Mortgage rates in the U.S. go up for 7 straight week

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- Mortgage rates in the U.S. increased for a seventh straight week.

The average for a 30-year loan was 3.18%, down from 3.17% last week and the highest since June, Freddie Mac data showed Thursday.

The rates have increased from the record low of 2.65% and were reached in early January. This has made homes more expensive for buyers, many of whom have to stretch to afford a purchase as they compete for the slim supply of properties on the market.

The bidding wars, sparked by a frenzied demand for more space in the pandemic, are taking a toll. The National Association of Realtors index of the contracts to buy previously owned homes fell by the most since April, a month when lockdowns severely limited deals across much of the U.S.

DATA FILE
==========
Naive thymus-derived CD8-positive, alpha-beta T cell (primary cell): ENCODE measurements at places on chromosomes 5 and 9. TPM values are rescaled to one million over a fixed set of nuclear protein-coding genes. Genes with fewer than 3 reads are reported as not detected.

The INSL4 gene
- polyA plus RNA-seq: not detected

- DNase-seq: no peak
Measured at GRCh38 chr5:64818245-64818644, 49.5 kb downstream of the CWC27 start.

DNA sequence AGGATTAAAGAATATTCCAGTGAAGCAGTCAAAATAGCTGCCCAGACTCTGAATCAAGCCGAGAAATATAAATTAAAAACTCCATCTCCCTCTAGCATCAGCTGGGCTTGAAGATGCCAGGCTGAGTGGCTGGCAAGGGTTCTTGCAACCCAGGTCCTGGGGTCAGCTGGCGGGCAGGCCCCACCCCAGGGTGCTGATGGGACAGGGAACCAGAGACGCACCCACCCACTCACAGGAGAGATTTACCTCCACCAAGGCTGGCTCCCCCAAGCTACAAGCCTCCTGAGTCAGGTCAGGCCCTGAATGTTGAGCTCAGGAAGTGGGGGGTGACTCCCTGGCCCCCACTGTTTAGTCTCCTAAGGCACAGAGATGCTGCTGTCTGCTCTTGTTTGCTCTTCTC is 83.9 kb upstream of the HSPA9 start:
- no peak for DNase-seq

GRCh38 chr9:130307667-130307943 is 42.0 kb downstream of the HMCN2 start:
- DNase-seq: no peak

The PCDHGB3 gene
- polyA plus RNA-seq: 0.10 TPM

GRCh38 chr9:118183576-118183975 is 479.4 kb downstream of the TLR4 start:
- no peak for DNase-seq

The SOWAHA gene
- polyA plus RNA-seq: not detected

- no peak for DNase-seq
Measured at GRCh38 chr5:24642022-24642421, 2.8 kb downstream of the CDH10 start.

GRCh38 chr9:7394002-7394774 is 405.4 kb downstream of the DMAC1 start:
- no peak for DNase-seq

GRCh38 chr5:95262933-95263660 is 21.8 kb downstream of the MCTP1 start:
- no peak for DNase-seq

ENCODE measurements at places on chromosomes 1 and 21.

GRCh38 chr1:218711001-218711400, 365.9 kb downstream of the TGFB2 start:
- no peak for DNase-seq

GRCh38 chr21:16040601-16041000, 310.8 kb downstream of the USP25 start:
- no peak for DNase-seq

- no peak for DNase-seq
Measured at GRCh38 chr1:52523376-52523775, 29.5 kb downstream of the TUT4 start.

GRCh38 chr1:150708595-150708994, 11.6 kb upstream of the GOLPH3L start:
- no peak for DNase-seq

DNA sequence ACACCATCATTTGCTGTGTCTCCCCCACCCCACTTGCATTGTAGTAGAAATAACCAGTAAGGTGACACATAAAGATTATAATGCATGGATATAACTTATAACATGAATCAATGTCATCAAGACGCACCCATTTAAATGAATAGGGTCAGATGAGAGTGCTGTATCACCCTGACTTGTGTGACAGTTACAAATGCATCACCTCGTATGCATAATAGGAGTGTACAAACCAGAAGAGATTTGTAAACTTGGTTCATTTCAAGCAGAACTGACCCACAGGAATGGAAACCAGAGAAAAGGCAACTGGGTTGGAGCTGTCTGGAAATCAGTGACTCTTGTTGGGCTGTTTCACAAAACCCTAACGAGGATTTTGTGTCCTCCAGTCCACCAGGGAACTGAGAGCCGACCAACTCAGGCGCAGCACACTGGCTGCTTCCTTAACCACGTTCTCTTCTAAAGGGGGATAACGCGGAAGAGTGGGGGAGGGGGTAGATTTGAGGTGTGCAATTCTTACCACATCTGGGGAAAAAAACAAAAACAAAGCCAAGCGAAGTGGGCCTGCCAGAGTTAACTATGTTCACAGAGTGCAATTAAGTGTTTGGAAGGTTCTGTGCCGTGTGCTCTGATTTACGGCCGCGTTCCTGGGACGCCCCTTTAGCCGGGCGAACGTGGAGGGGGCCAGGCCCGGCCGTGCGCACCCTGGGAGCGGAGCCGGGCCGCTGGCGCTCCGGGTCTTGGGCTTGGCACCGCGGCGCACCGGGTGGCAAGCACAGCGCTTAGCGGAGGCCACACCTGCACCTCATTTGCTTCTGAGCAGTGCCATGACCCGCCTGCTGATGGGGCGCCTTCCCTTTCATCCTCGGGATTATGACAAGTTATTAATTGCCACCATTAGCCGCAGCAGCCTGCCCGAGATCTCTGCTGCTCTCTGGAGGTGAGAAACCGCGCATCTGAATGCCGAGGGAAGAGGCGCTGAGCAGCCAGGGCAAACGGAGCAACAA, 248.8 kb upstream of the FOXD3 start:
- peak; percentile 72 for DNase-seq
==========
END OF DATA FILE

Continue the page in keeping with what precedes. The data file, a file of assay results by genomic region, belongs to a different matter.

While the purchase demand remains strong, the marginal buyer is experiencing the affordability squeeze arising from the increases in mortgage rates and house prices we 've seen in recent months, said Sam Khater, the chief economist at Freddie Mac in a statement.

The boom in refinancing also followed, reducing profits for the mortgage industry after a record year in 2020.

Borrowing costs could continue to rise, along with yields for the benchmark 10-year Treasurys as the fresh Federal stimulus and vaccination efforts boost optimism for an economic rebound.

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